What is a Taste Test?

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Have you ever wondered how companies decide on new flavours to launch? Or how their products always taste the same?

Many businesses conduct taste tests, inviting people to come in and try their food or beverage product before launching it to the masses. Taste tests are an excellent way to give companies confidence that people will like their product, even before it hits the shelves.

Why do businesses conduct taste tests?

The main reason a business conducts a taste test is to make sure that their product tastes good to consumers before they launch it. Other reasons might include:

  • Competitive analysis to see how their products compare to similar brands or products.
  • Checking for manufacturing consistency to ensure that each batch of the product tastes the same.
  • Determining customer preferences to figure out what kinds of flavours are popular or trending and what customers don't like.

Whatever the reason, the business needs to determine what the goal of the taste test is before conducting it. This will allow them (and us, as a market research firm) to be aligned on the test's goals, scope, and budget. Some things that we consider before conducting a taste test:

  • How many participants do you want to include?
  • Where will the taste test occur?
  • What is the study budget (cost for the market research firm, preparing the samples, etc.)?
  • What is the timeline for the project?
  • What are the factors that the taste testers should evaluate during the study?
  • How will the environment of your test affect the overall mood of your testers?

Basically, the test is like any other research study that needs to be clearly defined before it happens for the best results.

How do taste tests work?

A company will either conduct the test themselves or outsource the study to a market research company like us. It can be difficult or time-consuming for a business to find enough participants or plan and organize the study. Market research firms can have in-house recruiters, moderators, methodologies, facilities or access to facilities, and equipment to record reactions. That's why many businesses go the outsourcing route since we have experience and a pool of candidates to perform the tests.

We usually conduct these taste tests live and on-site, but in some cases, we may send the products to the subjects' homes. These are three of the most common scenarios for taste testing:

  • Live recruiting: we set up a booth at a mall or grocery store and engage with people walking by to do the taste test.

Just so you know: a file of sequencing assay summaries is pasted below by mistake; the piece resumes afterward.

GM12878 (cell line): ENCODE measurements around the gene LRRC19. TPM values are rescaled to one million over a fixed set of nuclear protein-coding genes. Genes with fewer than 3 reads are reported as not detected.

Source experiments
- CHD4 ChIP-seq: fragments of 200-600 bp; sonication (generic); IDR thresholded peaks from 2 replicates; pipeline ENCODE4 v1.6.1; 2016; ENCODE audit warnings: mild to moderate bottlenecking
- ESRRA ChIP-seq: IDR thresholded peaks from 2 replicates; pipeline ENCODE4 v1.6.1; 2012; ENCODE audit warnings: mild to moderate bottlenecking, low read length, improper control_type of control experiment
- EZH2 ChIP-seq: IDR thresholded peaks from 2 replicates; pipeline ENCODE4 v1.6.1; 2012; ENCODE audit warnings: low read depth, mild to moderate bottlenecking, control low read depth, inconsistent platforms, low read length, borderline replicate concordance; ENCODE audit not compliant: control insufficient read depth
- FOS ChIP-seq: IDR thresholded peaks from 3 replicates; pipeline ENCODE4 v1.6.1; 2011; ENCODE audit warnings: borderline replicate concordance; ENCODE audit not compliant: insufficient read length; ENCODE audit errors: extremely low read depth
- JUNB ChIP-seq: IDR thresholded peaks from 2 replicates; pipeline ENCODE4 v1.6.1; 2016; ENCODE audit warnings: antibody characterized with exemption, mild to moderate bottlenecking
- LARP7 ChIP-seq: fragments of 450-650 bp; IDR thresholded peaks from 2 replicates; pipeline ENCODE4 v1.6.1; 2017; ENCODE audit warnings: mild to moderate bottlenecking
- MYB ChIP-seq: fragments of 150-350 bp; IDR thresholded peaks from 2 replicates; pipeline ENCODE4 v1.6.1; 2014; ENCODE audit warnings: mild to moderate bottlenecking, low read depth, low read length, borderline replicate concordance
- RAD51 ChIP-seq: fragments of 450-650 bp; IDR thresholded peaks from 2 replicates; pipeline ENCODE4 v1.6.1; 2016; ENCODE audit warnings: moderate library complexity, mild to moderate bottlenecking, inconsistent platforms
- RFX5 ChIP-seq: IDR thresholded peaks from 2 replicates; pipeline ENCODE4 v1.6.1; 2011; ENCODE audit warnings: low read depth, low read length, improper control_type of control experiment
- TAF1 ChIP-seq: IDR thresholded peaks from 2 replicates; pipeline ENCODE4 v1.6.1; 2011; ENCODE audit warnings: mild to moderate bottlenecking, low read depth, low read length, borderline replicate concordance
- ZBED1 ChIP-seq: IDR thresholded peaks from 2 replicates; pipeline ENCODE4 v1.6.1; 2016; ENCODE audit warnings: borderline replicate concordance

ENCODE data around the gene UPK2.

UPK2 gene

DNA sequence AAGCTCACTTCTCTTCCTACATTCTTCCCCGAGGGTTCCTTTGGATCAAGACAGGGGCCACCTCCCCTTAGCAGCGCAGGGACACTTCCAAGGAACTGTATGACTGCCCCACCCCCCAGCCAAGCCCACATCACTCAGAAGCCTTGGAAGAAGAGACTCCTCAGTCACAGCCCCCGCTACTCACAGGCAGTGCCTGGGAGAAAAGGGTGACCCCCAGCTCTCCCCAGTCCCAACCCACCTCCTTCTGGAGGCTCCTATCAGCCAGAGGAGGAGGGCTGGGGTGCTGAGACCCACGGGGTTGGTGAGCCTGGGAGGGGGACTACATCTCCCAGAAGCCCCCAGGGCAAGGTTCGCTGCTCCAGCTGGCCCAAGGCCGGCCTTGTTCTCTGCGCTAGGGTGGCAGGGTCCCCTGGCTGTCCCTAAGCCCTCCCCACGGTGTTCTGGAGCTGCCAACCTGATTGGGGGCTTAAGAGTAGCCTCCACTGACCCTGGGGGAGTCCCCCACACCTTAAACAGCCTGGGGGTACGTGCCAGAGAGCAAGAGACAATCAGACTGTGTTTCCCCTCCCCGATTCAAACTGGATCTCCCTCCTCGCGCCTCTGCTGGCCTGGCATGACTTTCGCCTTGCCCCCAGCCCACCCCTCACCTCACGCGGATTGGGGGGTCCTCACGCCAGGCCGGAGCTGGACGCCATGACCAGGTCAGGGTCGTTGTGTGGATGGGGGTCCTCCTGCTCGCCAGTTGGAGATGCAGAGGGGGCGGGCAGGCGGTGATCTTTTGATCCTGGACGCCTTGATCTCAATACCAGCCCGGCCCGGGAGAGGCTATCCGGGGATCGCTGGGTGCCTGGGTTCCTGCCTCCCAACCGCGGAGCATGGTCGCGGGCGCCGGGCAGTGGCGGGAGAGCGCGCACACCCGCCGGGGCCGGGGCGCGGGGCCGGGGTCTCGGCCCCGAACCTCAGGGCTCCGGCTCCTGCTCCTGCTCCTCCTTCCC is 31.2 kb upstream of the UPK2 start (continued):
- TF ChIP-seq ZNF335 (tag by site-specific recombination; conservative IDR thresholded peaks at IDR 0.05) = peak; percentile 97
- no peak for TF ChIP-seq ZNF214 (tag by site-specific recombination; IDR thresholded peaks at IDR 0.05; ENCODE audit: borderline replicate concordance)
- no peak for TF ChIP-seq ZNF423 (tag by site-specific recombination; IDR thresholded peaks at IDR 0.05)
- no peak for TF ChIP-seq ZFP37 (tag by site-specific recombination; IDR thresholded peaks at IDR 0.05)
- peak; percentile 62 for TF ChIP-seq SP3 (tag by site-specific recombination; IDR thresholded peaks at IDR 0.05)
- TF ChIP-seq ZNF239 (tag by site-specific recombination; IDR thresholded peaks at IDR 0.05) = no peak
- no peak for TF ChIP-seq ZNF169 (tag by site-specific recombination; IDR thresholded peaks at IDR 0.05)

• Pre-screened recruiting: we recruit subjects beforehand based on a variety of screening measures. This method is typically more reliable than live recruiting since we can do it in a controlled environment, and we know exactly who is going to show up.
  • In-Home Usage Testing (IHUTs): home tests are a popular choice for companies who sell products that require preparation, like a boxed cake mix. This gives us a chance to see if the product will still taste good when the user prepares it.

Taste tests are typically conducted blindly. This means that the subject will get multiple products to try without being told what the differences are. Because we don't tell them the differences, they aren't subject to any information biases. For example, if a taste tester had a bad experience with a brand, they might perceive the sample as less tasty if they know that the brand made it.

To record their feedback, we provide a form that the test subject fills out during (usually between each sample) or right after the test. The form consists of different questions asking the tester to rank the samples in a variety of areas.

Some things that they'll comment on are:

  • Flavour profiles (sour, spicy, sweet, bitter)
  • Texture of the product (crunchy, chewy, sticky, rich, flakey)
  • Smell (same as the product tastes or different?)
  • Appearance (does the product look appetizing?)
  • Aftertaste (does the product leave a taste in your mouth, even after you've consumed it?)

In order to properly differentiate between samples, the tester is usually given a neutral-tasting object like a cracker to clear the palate between products.

Typically, test subjects are paid for their time, but sometimes taste tests can be conducted on a volunteer basis. 

What are the outcomes of a taste test study?

After conducting a taste test, or multiple rounds of taste tests, our researchers will gather the data and analyze it. From there, businesses then have a better understanding of whether the food is consistent or needs tweaking before they launch. Because of the responses, they'll know which areas need improving.

To go a step further, we can also cross-reference the data with the tester's pre-screening data to see if factors like their lifestyle impact their results. This is a good way to know which markets a product might be more popular in.

How can I join a taste test? 

By now, you might be wondering, where can I go to get in on this fun market research opportunity? Getting paid to try food sounds like a dream, right?

You might be able to get lucky and come across a taste testing booth at a market or grocery store. Sometimes companies will have open calls for taste testers. But, your best bet is to sign up with a market research agency that often recruits taste testers. This way, you won't have to seek out opportunities actively, and you'll be contacted when there's a spot available in a taste test study.  

You can sign up with our service to get notified of taste testing opportunities.

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